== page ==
(e.g. yourname@email.com)

Forgot Password?

    Or login with Facebook

    Through the storm: How SWD is reducing flood impact in fiscally challenging times

    Through the storm: How SWD is reducing flood impact in fiscally challenging times

    Photo By LaDonna Davis | The Sabine Pass to Galvestion Bay study area.... read more read more



    Courtesy Story

    U.S. Army Corps of Engineers-Southwestern Division

    By Ken Conley and Rob Newman
    Southwestern Division Planning Division

    DALLAS - The Sabine Pass to Galveston is one of a number of Texas Coastal Studies that are focusing on flood risk reduction, hurricane and storm damage reduction, and aquatic ecosystem restoration. The focus of the study is wide in scope and is a feasibility study focusing on ways to reduce impacts from storm surge with measures that encompass the shore protection and ecosystem degradation problems along the upper southeast Texas coast.

    In August, the U.S. Army Corps of Engineers Galveston District hosted a weeklong charette which was attended by representatives of the Galveston District, Southwestern Division, USACE Headquarters, the Coastal Storm Damage Planning Center of Expertise, the Engineer Research and Development Center, Institute for Water Resources, Office of Water Project Review, General Land Office (local sponsor) and numerous other USACE representatives from across the nation.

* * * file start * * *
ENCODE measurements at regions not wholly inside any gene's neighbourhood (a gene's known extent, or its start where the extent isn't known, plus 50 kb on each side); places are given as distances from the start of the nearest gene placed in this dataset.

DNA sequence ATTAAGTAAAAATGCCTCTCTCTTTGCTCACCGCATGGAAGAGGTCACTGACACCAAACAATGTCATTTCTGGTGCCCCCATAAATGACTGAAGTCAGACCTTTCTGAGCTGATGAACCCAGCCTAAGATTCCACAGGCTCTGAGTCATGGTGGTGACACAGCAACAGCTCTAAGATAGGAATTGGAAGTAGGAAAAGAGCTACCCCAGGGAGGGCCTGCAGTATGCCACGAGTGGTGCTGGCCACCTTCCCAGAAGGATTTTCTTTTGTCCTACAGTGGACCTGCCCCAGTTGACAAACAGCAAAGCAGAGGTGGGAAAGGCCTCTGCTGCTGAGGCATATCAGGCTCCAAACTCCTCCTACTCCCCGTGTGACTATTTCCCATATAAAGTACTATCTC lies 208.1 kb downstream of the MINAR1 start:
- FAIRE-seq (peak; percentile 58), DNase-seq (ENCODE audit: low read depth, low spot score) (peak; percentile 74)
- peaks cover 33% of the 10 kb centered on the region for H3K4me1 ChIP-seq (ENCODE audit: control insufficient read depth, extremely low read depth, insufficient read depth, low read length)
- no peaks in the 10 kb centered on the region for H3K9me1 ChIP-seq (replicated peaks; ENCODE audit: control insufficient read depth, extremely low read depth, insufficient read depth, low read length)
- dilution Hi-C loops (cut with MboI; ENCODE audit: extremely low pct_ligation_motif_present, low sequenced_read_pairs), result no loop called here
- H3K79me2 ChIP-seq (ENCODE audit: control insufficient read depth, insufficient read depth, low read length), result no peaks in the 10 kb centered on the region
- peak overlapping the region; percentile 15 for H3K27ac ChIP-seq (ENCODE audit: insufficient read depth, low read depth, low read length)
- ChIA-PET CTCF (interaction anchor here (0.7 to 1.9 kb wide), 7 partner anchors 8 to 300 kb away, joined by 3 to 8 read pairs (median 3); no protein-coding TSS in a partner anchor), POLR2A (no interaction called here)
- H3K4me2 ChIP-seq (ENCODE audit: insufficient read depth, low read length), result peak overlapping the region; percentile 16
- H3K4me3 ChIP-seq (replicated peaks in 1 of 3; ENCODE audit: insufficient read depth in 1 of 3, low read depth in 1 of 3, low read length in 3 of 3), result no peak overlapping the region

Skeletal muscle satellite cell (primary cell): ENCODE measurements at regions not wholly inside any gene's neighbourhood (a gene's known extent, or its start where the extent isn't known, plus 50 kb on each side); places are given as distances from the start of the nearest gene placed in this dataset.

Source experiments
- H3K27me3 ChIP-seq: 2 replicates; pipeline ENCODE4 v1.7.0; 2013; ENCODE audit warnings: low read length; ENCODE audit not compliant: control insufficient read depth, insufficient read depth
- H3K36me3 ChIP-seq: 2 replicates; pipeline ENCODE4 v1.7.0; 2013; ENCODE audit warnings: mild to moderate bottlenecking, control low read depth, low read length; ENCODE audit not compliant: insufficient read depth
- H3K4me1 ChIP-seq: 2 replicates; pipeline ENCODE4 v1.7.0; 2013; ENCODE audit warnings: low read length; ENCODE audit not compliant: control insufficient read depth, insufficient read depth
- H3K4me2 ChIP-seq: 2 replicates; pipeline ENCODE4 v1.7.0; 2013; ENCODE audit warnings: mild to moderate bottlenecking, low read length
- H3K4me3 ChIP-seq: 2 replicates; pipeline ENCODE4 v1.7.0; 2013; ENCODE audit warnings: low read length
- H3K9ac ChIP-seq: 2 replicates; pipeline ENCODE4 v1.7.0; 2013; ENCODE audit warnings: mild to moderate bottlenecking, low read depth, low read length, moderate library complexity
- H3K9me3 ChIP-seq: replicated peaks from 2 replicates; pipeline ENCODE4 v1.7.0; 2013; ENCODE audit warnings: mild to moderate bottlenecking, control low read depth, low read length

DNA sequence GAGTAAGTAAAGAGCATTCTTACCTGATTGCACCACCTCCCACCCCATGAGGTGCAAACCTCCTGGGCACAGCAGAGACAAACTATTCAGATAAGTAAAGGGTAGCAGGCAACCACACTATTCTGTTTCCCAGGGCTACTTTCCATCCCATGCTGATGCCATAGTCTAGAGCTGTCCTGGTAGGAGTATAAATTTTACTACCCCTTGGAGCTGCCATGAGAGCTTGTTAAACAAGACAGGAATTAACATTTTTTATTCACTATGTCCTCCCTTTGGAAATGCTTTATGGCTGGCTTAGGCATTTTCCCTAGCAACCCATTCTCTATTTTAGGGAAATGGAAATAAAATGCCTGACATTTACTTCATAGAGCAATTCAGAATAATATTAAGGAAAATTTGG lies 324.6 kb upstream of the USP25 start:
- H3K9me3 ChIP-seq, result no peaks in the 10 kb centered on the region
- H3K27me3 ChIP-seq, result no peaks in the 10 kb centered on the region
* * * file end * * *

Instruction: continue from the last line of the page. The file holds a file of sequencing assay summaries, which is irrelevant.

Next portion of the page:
The purpose of the charette is to come up with a new study approach that falls in line with the new civil works transformation guidelines which state that all feasibility studies should be completed within a target of 18 months - but no more than three years, at a cost no more than $3 million, utilizing three levels of vertical team coordination, and of a reasonable report size.

    After Hurricane Ike in the fall of 2008, the Sabine Pass project study cost escalated from about $3.7 million to $6.8 million, but the study was discontinued at that time due to the sponsors need to focus on recovery efforts.

    The originally Sabine Pass study purpose was to evaluate the storm damage effects due to hurricane and tropical storms on the Gulf shoreline of Galveston and Jefferson counties in southeast Texas and the original scope only evaluated projects on the coast.

    The end result of the weeklong charrete was twofold. First, all of the attendees received a better understanding of the organizations intent under the new SMART Planning process and the changes that will be necessary to realize success. Second, numerous plans were identified that, once a cost sharing agreement is reached with the sponsor, have the potential for successful storm damage reduction.